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SAT Vacancy crisis – hindering India’s regulatory feature

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Business Today has featured a detailed story on the ongoing vacancy issues at the appellate body of SEBI, Insurance Regulatory and Development Authority of India and Pension Fund Regulatory and Development Authority (PFRDA) – the Securities Appellate Tribunal (SAT).

In recent years SAT has been struggling with a chronic problem – vacancies. This issue has been highlighted in a detailed story by Business Today. The appellate body of financial regulators (SEBI, Insurance Regulatory and Development Authority of India and Pension Fund Regulatory and Development Authority (PFRDA)), the SAT plays a crucial role in resolving disputes and regulating the securities market. However, an acute shortage of human resources and infrastructure has hindered its functioning, leading to concerns about investor protection and attracting foreign investment.

According to Mr. Sumit Agrawal, Founder of Regstreet Law Advisors and former SEBI officer “An efficient dispute resolution system with regulators like SEBI and Insurance Regulatory and Development Authority of India is a key criterion for foreign investment and regulatory registrations in India…” He further urges the Department of Economic Affairs (DoEA), Ministry of Finance (MoF) to urgently address the challenges being faced by the SAT, including the acute shortage of human resources and infrastructure.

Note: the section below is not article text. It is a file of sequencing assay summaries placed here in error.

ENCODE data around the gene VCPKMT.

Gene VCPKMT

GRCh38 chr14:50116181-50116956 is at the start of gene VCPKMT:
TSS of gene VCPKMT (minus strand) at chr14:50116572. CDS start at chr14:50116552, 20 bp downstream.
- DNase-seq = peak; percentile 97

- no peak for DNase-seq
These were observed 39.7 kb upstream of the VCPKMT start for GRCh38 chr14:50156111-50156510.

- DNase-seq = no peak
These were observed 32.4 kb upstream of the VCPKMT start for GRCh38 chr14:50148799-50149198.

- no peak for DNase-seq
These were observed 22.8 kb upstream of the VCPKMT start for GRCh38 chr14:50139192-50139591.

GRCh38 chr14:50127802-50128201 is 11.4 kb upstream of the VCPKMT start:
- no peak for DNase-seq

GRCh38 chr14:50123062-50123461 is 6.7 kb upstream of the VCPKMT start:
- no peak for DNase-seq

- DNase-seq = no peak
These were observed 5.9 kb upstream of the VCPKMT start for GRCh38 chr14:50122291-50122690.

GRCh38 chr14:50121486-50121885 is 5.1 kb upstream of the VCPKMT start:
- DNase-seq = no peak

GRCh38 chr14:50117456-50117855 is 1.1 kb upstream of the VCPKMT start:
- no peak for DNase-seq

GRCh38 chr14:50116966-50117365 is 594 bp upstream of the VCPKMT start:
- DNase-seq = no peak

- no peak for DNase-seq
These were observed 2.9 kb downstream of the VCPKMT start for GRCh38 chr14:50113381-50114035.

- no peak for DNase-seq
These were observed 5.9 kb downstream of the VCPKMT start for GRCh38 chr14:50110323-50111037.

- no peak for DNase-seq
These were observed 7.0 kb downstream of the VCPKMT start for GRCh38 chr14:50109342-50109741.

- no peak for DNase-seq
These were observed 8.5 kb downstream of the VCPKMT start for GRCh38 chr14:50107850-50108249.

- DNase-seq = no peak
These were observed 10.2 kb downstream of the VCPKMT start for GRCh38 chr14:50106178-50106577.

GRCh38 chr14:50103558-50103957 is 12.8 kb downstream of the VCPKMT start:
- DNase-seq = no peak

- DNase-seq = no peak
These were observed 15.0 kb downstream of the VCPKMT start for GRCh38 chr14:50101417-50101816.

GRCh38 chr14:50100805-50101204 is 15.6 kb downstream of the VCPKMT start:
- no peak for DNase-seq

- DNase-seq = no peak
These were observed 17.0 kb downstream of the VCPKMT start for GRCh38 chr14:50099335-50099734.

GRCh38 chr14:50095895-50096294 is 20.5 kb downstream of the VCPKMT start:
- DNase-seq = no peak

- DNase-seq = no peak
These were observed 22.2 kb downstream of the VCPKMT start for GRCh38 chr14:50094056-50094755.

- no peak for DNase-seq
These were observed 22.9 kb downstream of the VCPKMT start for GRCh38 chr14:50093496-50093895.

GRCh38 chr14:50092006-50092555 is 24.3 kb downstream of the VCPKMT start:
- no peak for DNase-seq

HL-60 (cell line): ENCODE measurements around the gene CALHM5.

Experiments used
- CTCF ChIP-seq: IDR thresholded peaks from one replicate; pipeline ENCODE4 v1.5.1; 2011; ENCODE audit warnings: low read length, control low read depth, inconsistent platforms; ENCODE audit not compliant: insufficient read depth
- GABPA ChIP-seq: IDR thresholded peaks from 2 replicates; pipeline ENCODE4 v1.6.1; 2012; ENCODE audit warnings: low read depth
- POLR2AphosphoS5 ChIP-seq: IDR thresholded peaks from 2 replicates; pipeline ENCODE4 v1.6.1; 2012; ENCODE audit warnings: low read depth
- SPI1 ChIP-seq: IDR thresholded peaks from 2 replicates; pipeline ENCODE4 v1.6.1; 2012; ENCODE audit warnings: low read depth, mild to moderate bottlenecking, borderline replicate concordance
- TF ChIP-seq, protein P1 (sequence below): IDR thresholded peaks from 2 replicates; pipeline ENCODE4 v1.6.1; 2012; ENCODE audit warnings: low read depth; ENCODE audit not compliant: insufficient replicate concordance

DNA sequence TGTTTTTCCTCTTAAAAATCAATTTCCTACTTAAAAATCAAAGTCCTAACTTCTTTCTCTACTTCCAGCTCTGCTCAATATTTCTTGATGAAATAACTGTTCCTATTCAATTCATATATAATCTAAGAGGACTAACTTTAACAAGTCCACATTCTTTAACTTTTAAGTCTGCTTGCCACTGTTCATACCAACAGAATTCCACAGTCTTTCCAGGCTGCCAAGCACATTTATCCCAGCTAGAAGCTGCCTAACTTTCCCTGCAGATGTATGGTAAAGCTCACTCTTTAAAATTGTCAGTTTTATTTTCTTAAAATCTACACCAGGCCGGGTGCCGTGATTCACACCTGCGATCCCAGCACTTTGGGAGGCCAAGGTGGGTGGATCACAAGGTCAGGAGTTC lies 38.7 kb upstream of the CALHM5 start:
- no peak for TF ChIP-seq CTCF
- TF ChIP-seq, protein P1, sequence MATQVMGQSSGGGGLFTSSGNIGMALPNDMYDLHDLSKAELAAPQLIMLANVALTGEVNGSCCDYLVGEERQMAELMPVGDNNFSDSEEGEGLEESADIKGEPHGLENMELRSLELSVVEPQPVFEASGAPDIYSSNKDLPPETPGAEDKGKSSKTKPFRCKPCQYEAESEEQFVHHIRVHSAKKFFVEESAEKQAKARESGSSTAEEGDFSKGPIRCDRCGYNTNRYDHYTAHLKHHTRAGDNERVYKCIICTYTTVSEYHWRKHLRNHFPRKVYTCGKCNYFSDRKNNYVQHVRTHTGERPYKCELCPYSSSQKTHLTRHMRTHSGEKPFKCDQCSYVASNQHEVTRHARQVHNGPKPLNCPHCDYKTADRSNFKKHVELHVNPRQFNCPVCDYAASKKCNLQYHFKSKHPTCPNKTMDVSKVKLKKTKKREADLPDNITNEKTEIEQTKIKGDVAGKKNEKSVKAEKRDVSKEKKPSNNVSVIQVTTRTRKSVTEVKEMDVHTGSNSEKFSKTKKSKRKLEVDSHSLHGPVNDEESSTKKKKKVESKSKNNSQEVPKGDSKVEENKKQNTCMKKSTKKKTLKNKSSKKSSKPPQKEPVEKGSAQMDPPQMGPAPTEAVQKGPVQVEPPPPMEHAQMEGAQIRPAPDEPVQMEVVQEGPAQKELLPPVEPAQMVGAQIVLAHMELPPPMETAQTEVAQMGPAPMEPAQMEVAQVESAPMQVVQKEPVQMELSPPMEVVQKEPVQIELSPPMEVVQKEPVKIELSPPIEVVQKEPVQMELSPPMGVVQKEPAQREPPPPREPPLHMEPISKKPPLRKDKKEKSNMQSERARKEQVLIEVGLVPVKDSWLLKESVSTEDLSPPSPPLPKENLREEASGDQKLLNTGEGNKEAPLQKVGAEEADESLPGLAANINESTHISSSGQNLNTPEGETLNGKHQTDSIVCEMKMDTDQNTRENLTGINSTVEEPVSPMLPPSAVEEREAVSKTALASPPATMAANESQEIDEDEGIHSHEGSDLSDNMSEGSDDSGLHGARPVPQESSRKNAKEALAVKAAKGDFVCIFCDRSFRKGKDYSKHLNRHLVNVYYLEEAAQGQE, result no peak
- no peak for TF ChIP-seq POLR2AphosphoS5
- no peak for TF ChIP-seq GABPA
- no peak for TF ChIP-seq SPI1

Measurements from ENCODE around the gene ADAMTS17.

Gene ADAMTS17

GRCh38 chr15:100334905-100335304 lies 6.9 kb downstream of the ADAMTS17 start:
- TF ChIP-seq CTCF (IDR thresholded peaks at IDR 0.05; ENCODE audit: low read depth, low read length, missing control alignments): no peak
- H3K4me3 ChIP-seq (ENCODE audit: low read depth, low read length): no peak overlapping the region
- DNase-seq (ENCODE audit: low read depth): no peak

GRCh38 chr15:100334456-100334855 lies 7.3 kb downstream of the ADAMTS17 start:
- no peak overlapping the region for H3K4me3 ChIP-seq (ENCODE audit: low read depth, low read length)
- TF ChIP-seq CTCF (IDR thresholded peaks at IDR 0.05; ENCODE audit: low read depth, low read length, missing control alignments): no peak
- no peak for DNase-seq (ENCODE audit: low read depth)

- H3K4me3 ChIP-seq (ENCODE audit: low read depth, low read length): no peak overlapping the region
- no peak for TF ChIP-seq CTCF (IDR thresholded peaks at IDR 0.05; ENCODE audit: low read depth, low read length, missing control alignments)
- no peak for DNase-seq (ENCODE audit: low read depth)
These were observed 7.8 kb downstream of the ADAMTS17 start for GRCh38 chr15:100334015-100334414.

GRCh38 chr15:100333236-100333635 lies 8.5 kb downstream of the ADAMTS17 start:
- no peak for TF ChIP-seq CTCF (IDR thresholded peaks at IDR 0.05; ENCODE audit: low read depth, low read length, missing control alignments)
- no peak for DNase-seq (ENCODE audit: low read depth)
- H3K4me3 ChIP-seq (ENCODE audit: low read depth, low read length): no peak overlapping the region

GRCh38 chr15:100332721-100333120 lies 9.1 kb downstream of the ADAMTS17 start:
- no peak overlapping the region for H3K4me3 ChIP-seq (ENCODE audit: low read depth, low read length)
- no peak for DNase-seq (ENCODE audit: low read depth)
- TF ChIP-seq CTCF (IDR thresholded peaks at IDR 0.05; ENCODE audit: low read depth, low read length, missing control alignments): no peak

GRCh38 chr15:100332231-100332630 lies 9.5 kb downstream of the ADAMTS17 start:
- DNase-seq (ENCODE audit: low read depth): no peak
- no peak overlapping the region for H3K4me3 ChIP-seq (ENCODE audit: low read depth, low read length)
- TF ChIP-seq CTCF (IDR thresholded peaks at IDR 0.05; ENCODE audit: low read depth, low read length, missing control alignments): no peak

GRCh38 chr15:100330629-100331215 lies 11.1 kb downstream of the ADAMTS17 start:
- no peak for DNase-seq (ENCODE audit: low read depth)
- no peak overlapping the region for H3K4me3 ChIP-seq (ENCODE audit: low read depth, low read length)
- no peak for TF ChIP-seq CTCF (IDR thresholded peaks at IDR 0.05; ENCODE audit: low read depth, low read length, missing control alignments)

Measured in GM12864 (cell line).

Readers may recall that the recent vacancy circular issued by the DoEA, MoF for the appointment of a Judicial Member (JM). The post became vacant on February 02, 2023 after Justice MT Joshi’s early retirement. Even a new Technical Member Ms. Meera Swarup was only appointed on February 23, 2022.

The SAT’s vacancy crisis had also led to undesirable situations. For example, after the Technical Member (TM) Dr. CKG Nair’s retirement in March 2021 SEBI shockingly had raised an issue on the composition of the Tribunal. In May 2021 the SAT in-depth examined (Axis Bank Ltd. v. SEBI and Ors) and interpreted Section 15L (Composition of Securities Appellate Tribunal) of the SEBI Act, 1992 and held that the Tribunal comprising of a Presiding Officer (PO) and a JM is not defective on account of non-availability of TM. Further it held that the Bench constituting the PO and JM can proceed to hear and decide the appeals.

The SAT’s vacancy crisis has significant implications for India’s regulatory future. It is essential to fill vacancies promptly. The MoF and its DoEA need to take immediate action to address this critical issue.

Readers are welcome to share their views with Regstreet Law Advisors on info@regstreetlaw.com

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